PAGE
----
Maine Arts and Humanities in Medicine
An interdisciplinary graduate certificate program, targeting creative and medical practitioners, designed to examine in-depth the intersection of Art and Medicine. Its goal is to use multi-modal research to develop different ways of knowing, seeing and making.
Graduate Certificate Overview
Maine Arts & Humanities in Medicine, is the result of an inter-organizational working group from Northern Light/Eastern Maine Medical Center (NL/EMMC), the UMaine Institute of Medicine and Intermedia Department of the University of Maine. This program is focused on the intersection of arts, humanities and medicine. The program brings together practitioners from many fields and disciplines to explore imaginative solutions to the issue of well being in the 21st century.
This program is designed to draw from multiple disciplines that will ultimately complement, challenge, and inspire the imaginations of practitioners and patients alike by bringing together creative producers and medical practitioners to explore creative approaches to health and well-being and the role of the arts and humanities in such endeavors.
The certificate is a concentration within the Intermedia Program and thus draws from existing Intermedia courses as well as develops a key two-semester sequence on Arts and Medicine. The UMaine Institute of Medicine has provided two fellowships- one artist, and one medical to participate in the program.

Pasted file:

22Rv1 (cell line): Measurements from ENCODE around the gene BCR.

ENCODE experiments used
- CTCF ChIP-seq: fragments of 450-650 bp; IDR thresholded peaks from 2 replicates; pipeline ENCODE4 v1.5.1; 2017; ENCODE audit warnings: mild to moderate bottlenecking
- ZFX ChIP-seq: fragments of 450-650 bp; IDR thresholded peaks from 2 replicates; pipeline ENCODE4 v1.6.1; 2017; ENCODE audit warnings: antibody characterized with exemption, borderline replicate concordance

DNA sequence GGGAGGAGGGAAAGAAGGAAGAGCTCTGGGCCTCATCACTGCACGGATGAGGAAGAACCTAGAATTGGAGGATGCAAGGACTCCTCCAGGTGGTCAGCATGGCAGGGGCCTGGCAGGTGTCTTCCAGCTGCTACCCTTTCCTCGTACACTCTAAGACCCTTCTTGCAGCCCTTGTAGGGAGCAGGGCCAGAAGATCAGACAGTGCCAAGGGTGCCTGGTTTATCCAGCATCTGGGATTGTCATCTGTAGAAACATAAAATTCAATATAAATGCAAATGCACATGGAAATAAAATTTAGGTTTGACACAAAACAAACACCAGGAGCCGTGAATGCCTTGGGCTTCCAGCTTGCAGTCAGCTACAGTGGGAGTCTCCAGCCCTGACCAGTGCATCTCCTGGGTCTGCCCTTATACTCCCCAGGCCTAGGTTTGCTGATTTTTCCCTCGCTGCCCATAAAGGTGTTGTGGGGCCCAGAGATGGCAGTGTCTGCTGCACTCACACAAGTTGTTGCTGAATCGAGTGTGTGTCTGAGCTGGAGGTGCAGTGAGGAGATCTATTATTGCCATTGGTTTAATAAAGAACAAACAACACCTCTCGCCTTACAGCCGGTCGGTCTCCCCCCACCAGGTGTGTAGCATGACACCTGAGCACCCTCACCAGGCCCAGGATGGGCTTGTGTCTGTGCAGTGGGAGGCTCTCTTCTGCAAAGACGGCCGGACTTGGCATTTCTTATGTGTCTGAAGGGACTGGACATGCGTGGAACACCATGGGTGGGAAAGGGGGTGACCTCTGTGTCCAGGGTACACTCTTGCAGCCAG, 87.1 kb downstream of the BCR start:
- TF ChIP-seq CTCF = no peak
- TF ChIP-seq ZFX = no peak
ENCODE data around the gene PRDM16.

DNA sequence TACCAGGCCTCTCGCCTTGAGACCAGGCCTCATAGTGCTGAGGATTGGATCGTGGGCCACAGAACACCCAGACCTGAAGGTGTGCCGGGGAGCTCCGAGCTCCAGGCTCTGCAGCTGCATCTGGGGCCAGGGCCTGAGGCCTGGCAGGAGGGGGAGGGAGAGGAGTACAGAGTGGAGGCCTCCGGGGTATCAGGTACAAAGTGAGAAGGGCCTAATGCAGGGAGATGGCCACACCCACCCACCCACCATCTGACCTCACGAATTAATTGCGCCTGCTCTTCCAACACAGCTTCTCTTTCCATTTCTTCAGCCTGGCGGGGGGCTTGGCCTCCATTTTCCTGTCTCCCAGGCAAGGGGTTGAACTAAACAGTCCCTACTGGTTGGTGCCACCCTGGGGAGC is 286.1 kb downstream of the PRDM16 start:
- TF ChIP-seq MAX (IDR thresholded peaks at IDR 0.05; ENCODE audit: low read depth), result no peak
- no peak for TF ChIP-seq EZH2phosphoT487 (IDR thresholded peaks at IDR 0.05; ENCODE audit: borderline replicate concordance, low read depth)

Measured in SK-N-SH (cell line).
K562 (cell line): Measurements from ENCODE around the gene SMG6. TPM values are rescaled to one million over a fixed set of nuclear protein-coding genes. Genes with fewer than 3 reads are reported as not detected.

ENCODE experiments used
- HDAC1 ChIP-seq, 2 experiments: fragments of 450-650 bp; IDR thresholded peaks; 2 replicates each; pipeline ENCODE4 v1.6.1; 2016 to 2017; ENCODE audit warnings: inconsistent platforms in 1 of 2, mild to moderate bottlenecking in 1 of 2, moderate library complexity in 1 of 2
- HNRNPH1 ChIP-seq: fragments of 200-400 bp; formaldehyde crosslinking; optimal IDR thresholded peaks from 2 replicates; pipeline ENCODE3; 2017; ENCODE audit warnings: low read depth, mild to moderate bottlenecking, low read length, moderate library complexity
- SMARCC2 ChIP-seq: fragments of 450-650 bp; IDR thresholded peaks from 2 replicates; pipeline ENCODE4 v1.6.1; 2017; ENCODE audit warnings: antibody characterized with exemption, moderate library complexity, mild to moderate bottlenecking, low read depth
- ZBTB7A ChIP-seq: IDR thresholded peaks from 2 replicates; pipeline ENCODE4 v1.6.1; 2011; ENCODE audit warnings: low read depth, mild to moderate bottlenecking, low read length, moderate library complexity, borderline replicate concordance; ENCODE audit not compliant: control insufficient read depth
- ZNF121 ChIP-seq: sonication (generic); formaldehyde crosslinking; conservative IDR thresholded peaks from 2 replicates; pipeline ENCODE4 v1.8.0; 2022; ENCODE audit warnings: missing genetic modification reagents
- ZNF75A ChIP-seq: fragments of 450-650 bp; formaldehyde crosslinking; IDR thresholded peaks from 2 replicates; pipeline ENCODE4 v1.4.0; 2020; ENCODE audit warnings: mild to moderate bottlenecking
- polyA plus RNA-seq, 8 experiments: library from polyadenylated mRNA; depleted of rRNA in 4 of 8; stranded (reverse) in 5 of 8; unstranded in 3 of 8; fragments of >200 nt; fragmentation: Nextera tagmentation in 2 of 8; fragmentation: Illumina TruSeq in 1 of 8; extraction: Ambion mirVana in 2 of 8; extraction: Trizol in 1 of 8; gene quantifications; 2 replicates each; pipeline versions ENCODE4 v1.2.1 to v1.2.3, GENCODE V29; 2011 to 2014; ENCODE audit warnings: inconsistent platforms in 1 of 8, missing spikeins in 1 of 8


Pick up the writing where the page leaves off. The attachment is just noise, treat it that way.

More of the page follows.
Program Goals and Objectives
This program is dedicated to the idea that a population capable of change, growth and development must be a priority.
To accomplish this we need new models for intervention and collaboration that help the public to address the complex systems that support U.S. health care and population health in general.
Together, the arts and sciences can ask each other difficult questions, share vocabularies and build trust by blending multiple perspectives on complex societal issues, such as those connected to medicine and public health. Art and design are vital from the lab to the clinic to the hospital, in terms of using creativity to help shape and understand research, patient experience, patient engagement, potential for change and medical interventions. Creativity matters in both the lab and the studio as both a reflection of the artist, the physician and/or patient within their environment, but it also has the potential to directly impact the medical encounter and the efficacy of a medicine or medical intervention.
Don't ask what the world needs. Ask what makes you come alive, and go do it. Because what the world needs is people who have come alive. Howard Thurman